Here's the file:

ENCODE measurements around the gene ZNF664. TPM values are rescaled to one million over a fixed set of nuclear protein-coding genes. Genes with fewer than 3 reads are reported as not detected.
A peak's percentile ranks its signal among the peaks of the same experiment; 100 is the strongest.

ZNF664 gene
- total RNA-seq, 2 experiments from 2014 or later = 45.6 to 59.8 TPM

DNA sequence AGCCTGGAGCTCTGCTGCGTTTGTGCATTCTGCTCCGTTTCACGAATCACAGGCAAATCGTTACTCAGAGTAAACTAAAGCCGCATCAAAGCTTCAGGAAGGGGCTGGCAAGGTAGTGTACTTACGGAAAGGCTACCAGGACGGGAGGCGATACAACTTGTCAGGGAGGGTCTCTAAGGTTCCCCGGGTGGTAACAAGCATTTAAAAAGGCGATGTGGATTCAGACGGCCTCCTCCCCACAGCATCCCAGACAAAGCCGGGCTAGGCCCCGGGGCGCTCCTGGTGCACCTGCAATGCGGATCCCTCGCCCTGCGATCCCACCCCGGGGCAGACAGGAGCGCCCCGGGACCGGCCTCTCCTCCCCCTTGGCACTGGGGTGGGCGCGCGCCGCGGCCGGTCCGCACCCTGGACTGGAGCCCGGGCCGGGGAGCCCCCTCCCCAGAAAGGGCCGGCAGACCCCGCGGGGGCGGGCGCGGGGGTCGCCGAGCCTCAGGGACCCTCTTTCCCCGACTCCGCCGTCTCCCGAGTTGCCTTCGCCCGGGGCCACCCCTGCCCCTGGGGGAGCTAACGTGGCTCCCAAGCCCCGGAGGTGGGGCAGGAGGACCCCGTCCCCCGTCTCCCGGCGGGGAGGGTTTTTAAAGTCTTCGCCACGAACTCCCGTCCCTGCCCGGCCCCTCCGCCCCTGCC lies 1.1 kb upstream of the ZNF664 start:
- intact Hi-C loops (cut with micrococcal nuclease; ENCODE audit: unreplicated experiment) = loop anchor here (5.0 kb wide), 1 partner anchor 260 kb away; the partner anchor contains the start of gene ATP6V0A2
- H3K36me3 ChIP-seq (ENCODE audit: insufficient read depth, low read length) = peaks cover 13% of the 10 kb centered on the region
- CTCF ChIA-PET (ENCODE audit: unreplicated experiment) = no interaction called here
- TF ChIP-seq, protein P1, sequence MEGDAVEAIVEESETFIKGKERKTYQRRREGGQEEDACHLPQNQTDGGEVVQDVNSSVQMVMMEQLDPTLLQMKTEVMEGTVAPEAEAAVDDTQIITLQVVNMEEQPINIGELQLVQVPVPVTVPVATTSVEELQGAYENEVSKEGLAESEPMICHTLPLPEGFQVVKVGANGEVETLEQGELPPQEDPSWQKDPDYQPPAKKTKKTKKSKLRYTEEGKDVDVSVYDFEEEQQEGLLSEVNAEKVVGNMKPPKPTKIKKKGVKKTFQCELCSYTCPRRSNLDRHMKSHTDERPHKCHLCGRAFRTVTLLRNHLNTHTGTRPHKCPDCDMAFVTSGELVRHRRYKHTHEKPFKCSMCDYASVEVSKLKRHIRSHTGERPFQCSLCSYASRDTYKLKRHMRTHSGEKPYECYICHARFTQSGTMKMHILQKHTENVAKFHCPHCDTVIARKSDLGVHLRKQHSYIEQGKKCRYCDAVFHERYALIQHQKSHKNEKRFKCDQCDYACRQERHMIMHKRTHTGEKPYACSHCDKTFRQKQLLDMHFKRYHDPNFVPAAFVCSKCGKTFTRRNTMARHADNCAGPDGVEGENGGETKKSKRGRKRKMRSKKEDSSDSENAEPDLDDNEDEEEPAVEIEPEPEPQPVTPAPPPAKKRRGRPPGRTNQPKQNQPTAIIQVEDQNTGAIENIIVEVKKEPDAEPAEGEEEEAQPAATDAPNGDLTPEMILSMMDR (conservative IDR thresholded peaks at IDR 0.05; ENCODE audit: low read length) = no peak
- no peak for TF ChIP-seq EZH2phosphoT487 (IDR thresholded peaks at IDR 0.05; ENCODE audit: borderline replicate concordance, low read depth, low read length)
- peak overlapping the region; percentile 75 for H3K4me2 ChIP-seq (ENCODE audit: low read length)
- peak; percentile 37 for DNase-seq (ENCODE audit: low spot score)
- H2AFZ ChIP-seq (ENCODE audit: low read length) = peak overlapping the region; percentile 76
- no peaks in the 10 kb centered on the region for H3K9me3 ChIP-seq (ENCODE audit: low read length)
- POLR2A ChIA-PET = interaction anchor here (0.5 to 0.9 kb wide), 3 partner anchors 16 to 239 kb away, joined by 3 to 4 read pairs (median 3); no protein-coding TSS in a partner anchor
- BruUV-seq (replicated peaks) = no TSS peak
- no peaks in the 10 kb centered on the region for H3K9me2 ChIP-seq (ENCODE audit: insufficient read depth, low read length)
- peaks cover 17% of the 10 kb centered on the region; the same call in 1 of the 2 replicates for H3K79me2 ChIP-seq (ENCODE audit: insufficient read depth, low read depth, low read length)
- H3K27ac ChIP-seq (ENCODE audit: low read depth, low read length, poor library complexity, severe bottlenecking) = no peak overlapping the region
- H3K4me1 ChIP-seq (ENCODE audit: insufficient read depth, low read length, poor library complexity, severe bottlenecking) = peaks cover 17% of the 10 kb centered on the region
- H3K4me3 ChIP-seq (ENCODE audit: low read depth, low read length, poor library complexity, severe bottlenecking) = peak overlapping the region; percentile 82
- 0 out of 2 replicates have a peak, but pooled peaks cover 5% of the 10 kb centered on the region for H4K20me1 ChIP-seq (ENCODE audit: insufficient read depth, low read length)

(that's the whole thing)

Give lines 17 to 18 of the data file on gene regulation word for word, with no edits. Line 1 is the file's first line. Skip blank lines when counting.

- no peaks in the 10 kb centered on the region for H3K9me2 ChIP-seq (ENCODE audit: insufficient read depth, low read length)
- peaks cover 17% of the 10 kb centered on the region; the same call in 1 of the 2 replicates for H3K79me2 ChIP-seq (ENCODE audit: insufficient read depth, low read depth, low read length)